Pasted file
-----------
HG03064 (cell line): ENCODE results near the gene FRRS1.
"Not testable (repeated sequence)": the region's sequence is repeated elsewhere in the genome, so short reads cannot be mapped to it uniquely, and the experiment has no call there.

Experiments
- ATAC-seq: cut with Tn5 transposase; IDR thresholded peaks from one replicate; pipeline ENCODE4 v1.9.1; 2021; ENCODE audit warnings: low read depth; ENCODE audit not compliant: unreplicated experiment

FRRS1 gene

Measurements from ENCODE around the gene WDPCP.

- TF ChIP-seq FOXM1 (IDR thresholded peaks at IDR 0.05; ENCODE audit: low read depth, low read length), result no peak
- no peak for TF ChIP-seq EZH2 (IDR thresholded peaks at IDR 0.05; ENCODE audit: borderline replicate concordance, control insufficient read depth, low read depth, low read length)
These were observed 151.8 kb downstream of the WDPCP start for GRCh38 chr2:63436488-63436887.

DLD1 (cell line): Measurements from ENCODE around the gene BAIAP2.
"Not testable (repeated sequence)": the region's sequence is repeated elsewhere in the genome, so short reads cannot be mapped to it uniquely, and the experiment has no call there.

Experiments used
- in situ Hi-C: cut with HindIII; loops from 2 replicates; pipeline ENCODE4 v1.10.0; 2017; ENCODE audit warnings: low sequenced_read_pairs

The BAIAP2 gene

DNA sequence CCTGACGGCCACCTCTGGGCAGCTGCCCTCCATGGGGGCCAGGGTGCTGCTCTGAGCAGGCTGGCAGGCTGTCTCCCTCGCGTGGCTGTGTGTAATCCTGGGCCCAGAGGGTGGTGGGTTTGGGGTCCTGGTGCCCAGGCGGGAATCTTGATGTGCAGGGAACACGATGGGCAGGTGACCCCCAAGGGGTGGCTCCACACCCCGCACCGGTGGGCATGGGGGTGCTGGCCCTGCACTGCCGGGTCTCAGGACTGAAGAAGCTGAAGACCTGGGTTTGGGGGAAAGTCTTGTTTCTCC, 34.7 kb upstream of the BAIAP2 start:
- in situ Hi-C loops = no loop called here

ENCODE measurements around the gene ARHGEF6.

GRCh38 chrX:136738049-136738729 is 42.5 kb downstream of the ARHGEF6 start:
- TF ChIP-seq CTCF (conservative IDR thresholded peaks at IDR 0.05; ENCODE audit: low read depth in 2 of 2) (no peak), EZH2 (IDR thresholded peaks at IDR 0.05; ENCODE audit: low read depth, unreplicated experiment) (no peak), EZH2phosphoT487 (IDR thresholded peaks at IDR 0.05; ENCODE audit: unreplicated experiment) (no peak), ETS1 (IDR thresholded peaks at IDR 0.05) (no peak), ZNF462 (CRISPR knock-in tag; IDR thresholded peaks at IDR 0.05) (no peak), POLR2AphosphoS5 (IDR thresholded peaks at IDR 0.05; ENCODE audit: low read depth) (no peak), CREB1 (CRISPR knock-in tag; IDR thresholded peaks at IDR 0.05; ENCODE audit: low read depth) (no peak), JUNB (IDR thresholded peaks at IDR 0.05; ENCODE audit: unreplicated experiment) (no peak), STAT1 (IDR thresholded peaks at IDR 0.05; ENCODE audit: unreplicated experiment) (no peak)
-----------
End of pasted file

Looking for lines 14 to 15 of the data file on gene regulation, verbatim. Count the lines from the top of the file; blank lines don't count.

The BAIAP2 gene

DNA sequence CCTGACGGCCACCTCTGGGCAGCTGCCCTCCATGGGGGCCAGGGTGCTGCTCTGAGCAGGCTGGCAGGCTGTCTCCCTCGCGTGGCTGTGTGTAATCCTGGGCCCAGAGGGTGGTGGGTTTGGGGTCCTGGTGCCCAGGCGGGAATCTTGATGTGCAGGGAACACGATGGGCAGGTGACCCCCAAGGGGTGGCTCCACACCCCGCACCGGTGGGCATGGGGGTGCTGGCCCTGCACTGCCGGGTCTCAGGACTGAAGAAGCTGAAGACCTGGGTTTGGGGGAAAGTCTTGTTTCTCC, 34.7 kb upstream of the BAIAP2 start: